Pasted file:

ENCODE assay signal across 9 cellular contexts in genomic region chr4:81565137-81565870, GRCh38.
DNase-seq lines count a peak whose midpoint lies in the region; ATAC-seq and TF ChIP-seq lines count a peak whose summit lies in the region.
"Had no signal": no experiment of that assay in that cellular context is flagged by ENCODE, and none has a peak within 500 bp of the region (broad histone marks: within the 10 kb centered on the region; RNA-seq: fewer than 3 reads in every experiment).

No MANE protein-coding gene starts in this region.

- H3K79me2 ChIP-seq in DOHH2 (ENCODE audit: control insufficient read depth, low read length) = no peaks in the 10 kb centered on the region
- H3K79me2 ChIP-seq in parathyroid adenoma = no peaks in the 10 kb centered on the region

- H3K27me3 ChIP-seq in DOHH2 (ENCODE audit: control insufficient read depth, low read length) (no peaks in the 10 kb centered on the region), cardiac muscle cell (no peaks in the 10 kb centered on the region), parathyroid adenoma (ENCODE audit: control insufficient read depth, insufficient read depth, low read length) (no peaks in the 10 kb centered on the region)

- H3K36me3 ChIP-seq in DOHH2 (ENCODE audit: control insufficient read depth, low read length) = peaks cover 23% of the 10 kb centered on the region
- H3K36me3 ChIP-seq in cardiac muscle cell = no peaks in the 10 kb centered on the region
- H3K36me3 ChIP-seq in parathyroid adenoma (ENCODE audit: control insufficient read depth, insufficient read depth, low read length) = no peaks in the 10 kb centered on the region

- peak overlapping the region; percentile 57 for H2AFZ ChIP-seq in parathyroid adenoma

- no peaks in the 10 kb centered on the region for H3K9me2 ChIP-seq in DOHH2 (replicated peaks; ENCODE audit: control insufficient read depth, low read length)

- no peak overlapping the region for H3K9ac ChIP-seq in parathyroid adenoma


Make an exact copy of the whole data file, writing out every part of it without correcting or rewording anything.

ENCODE assay signal across 9 cellular contexts in genomic region chr4:81565137-81565870, GRCh38.
DNase-seq lines count a peak whose midpoint lies in the region; ATAC-seq and TF ChIP-seq lines count a peak whose summit lies in the region.
"Had no signal": no experiment of that assay in that cellular context is flagged by ENCODE, and none has a peak within 500 bp of the region (broad histone marks: within the 10 kb centered on the region; RNA-seq: fewer than 3 reads in every experiment).

No MANE protein-coding gene starts in this region.

- H3K79me2 ChIP-seq in DOHH2 (ENCODE audit: control insufficient read depth, low read length) = no peaks in the 10 kb centered on the region
- H3K79me2 ChIP-seq in parathyroid adenoma = no peaks in the 10 kb centered on the region

- H3K27me3 ChIP-seq in DOHH2 (ENCODE audit: control insufficient read depth, low read length) (no peaks in the 10 kb centered on the region), cardiac muscle cell (no peaks in the 10 kb centered on the region), parathyroid adenoma (ENCODE audit: control insufficient read depth, insufficient read depth, low read length) (no peaks in the 10 kb centered on the region)

- H3K36me3 ChIP-seq in DOHH2 (ENCODE audit: control insufficient read depth, low read length) = peaks cover 23% of the 10 kb centered on the region
- H3K36me3 ChIP-seq in cardiac muscle cell = no peaks in the 10 kb centered on the region
- H3K36me3 ChIP-seq in parathyroid adenoma (ENCODE audit: control insufficient read depth, insufficient read depth, low read length) = no peaks in the 10 kb centered on the region

- peak overlapping the region; percentile 57 for H2AFZ ChIP-seq in parathyroid adenoma

- no peaks in the 10 kb centered on the region for H3K9me2 ChIP-seq in DOHH2 (replicated peaks; ENCODE audit: control insufficient read depth, low read length)

- no peak overlapping the region for H3K9ac ChIP-seq in parathyroid adenoma